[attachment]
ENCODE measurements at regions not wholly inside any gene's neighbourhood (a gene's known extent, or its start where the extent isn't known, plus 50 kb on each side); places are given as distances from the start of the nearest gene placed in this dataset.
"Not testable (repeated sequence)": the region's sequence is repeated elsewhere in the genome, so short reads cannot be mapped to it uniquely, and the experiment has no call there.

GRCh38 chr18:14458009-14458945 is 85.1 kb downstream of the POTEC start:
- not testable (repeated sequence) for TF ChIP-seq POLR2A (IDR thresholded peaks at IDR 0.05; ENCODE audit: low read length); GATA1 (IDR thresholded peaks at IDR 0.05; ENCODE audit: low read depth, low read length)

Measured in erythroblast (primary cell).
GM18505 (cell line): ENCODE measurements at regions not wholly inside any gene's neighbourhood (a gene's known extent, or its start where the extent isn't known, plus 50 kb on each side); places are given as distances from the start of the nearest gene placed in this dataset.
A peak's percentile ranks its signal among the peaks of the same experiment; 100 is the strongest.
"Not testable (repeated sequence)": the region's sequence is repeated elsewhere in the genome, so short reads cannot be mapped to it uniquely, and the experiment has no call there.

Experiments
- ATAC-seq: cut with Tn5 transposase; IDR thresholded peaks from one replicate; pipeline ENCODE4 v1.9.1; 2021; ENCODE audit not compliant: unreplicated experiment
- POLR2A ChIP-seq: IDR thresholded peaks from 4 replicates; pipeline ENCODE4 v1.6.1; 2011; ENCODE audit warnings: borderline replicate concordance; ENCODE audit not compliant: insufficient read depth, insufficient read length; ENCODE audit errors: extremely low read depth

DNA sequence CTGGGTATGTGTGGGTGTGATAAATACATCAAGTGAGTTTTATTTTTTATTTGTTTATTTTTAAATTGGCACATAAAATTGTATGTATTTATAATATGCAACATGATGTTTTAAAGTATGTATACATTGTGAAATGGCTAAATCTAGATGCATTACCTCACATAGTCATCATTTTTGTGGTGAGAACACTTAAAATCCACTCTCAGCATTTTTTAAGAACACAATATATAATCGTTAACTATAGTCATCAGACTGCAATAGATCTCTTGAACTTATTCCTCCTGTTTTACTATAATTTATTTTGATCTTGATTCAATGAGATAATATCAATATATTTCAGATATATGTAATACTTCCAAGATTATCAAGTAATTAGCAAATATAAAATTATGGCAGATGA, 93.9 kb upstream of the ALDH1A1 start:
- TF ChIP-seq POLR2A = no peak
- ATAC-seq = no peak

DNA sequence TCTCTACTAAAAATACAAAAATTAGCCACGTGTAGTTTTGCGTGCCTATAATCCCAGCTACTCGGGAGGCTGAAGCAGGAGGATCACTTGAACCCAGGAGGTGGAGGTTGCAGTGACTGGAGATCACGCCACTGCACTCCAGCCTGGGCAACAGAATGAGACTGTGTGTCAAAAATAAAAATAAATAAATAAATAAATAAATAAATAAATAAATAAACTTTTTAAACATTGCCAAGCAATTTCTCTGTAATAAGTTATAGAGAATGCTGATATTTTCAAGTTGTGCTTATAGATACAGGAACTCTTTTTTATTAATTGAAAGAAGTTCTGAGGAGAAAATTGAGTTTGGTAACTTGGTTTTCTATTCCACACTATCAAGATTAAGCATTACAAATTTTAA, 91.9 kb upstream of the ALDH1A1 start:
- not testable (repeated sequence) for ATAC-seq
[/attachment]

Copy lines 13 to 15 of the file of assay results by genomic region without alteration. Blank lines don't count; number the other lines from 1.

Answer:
- TF ChIP-seq POLR2A = no peak
- ATAC-seq = no peak

DNA sequence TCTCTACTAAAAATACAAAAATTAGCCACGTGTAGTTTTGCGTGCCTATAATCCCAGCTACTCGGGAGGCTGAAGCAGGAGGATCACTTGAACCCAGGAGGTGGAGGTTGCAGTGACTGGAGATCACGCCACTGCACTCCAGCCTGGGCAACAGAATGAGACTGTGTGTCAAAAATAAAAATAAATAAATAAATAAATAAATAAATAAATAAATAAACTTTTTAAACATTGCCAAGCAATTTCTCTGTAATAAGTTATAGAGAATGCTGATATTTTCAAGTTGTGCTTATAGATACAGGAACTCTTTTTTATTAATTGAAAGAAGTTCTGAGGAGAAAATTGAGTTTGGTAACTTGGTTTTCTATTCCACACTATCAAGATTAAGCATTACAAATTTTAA, 91.9 kb upstream of the ALDH1A1 start: